Several artists highlighted American ingenuity. Stadium lighting was still rare when Morris Kantor painted Baseball at Night, and Ray Strong’s Golden Gate Bridge pays homage to the engineering of San Francisco’s iconic structure. Old Pennsylvania Farm in Winter by Arthur E. Cederquist prominently features telephone poles that might also have been used to supply electricity, a rare modern amenity in rural America.
In April 1934, the Corcoran Gallery of Art in Washington, D.C., exhibited more than 500 works created for the PWAP. President Roosevelt, First Lady Eleanor Roosevelt and government officials in attendance enthusiastically commended the art. The Roosevelts selected 32 paintings for display at the White House, including Sheets’ Tenement Flats and Strong’s Golden Gate Bridge. Selected paintings from the Corcoran exhibition later traveled to the Museum of Modern Art in New York City and other cities across the country. The success of the PWAP paved the way for later New Deal art programs, including the well-known Works Progress Administration’s Federal Art Project.
A fully illustrated color catalogue, co-published by the Smithsonian American Art Museum and D Giles Ltd. in London, is available for purchase. It features an essay by Roger Kennedy, historian and director emeritus of the Smithsonian’s National Museum of American History; individual entries for each artwork by Wagner; and an introduction by the museum’s director Elizabeth Broun.
Thursday, February 21: Lecture and Reception
Docent tours: Thursdays in March and April, 4 p.m. Docents lead 40-minute drop-in tours of 1934: A New Deal for Artists. Rowland Galleries.
Selected Thursdays at 7 p.m.: New Deal Cinema
March 21, 7 p.m. Bridge Poetry Series: Invited Wisconsin poets will read original poems inspired by the exhibition. This is a semiannual reading of poetry written in response to art.
April 18, 4:30 p.m.: Panel Discussion
“Wisconsin Seen: Homegrown Interpretations from the Federal Arts Projects and Social Policy” Panelists will address how the federal arts projects and social policy affected Wisconsin in the 1930s and after. Auditorium
Lauren Kroiz, assistant professor of art history, UW–Madison, on John Steuart Curry and the Wisconsin Rural Art Program; Thomas Lidtke, director emeritus, Museum of Wisconsin Art, on New Deal Art and the Milwaukee Paradigm; and Arnold Alanen, emeritus professor of landscape architecture, UW–Madison, on the New Deal Community of Greendale, Wisconsin.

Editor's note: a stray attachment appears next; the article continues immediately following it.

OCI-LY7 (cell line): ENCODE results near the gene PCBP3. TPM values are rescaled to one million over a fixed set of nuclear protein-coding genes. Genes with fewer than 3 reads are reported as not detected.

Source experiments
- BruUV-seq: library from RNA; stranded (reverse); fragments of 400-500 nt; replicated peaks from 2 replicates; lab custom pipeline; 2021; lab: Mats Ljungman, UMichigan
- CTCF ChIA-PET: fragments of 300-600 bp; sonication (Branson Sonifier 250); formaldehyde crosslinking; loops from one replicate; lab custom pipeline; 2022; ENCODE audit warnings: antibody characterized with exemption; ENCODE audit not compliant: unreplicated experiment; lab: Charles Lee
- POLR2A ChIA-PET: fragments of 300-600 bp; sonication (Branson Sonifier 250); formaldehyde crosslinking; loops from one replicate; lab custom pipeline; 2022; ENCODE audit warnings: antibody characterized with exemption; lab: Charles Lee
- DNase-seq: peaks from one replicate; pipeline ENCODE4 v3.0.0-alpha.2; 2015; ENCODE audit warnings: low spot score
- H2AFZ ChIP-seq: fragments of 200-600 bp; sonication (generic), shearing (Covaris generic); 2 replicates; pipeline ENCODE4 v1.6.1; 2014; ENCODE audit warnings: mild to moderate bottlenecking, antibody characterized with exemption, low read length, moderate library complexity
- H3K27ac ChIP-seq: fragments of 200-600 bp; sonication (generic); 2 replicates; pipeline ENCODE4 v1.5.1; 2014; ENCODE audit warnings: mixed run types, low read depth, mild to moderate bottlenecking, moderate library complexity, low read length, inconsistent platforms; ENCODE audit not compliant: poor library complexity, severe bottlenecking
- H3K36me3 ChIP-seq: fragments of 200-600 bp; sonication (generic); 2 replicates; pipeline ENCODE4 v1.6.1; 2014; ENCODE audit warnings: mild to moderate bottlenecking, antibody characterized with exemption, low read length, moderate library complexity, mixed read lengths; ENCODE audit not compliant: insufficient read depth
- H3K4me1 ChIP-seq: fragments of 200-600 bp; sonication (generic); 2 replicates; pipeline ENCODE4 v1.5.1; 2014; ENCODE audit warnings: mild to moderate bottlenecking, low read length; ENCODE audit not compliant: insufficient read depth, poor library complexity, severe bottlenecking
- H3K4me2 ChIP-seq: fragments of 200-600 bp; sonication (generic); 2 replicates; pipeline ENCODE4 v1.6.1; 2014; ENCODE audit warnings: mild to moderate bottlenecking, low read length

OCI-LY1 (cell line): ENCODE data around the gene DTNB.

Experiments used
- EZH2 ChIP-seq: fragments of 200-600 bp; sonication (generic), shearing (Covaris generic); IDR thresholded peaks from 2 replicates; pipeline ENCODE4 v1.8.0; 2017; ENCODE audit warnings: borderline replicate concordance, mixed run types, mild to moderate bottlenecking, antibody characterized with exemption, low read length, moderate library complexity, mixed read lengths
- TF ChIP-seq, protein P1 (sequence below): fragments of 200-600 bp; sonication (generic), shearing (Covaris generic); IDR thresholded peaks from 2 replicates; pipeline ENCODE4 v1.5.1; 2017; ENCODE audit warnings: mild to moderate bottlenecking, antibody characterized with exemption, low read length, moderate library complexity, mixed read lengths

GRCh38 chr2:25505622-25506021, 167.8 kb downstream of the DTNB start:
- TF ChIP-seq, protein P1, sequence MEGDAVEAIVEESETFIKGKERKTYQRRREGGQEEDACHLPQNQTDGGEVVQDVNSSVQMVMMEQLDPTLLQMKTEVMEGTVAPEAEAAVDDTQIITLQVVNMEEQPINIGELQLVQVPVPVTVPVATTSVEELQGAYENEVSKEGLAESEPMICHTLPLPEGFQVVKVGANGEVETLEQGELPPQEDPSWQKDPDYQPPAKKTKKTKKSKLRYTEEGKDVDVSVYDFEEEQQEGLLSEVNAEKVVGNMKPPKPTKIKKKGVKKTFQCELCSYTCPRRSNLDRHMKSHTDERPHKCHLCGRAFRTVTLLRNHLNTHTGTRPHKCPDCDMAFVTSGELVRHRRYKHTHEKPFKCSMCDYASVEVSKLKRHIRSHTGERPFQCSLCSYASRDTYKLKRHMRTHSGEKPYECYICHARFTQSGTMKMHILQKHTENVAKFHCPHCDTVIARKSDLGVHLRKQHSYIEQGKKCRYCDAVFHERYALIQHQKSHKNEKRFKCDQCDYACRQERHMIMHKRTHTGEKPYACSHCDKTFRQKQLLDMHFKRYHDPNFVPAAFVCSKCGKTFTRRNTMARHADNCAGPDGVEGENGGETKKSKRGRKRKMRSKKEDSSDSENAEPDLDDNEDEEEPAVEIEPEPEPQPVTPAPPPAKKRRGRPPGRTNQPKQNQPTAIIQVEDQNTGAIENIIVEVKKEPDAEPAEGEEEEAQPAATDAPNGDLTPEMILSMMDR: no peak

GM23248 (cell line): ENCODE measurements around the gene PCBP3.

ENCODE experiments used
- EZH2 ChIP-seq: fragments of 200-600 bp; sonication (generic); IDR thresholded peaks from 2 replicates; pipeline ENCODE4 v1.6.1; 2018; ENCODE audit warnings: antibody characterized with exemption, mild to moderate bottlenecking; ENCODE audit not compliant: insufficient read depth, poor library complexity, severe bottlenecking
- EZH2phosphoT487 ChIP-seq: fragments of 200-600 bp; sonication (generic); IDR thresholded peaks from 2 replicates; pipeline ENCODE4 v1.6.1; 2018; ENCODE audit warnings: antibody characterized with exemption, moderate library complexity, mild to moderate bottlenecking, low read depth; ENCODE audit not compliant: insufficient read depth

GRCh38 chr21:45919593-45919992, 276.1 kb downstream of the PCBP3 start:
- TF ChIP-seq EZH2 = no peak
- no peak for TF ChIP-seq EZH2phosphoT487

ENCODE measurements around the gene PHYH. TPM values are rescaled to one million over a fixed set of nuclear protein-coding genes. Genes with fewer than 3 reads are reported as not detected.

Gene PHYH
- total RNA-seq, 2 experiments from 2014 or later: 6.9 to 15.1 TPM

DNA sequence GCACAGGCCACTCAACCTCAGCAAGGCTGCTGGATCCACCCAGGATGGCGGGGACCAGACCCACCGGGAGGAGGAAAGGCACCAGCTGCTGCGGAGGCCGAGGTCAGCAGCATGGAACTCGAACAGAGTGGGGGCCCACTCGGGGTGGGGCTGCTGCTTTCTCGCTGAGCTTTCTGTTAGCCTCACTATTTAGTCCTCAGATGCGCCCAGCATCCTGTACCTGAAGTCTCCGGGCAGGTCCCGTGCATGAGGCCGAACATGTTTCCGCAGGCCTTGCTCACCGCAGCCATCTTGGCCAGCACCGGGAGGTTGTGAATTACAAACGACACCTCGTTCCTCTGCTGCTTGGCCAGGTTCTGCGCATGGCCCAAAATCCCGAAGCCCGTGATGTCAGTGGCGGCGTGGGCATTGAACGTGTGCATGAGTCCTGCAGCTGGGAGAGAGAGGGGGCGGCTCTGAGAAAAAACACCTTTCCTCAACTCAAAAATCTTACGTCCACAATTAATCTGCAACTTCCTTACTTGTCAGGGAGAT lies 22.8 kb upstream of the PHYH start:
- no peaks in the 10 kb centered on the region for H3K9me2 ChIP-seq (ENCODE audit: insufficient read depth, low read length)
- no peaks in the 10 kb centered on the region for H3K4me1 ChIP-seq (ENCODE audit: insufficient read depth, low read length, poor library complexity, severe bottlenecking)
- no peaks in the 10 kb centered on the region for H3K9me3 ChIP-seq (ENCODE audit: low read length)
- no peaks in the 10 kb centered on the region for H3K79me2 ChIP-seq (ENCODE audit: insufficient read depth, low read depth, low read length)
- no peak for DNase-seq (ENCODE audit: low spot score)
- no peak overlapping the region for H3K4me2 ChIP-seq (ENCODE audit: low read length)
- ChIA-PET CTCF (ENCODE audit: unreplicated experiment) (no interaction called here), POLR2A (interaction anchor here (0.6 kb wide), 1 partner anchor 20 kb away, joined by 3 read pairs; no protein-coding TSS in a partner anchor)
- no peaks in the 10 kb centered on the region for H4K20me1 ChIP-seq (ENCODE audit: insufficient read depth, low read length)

Additional information and resources about the exhibition are available at the Smithsonian American Art Museum Web page: americanart.si.edu/exhibitions/archive/2009/1934/#/tour.
1934: A New Deal for Artists is organized and circulated by the Smithsonian American Art Museum with support from the William R. Kenan Jr. Endowment Fund and the Smithsonian Council for American Art. The C.F. Foundation in Atlanta supports the museum’s traveling exhibition program, “Treasures to Go.”
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Digital images for media use are available upon request. Contact: Susan Day, Editor, (608) 263-2068, email@example.com
Chazen Museum of Art | 750 University Avenue, Madison, WI 53706 | 608.263.2246 | chazen.wisc.edu
The Chazen Museum of Art is open Tues., Weds., and Fri. 9–5; Thurs. 9–9; Sat. and Sun. 11–5. Admission is free. The museum is located on the University of Wisconsin–Madison campus. The main entrance is wheelchair accessible. Parking is available at the City of Madison State Street Campus Ramp (entrances on Frances and Lake streets) and under University Square. Hourly parking is available in UW lot 46 lower level with credit card payment. Evening and weekend parking is also available in UW lot 83 under Fluno Center, entrance on Frances Street, and in UW lot 7 under Grainger Hall, entrance on Brooks Street. The Chazen will provide sign language interpreters for associated programs by three-week advance request to Anne Lambert, (608) 263-4421 (voice). Information is also available at chazen.wisc.edu.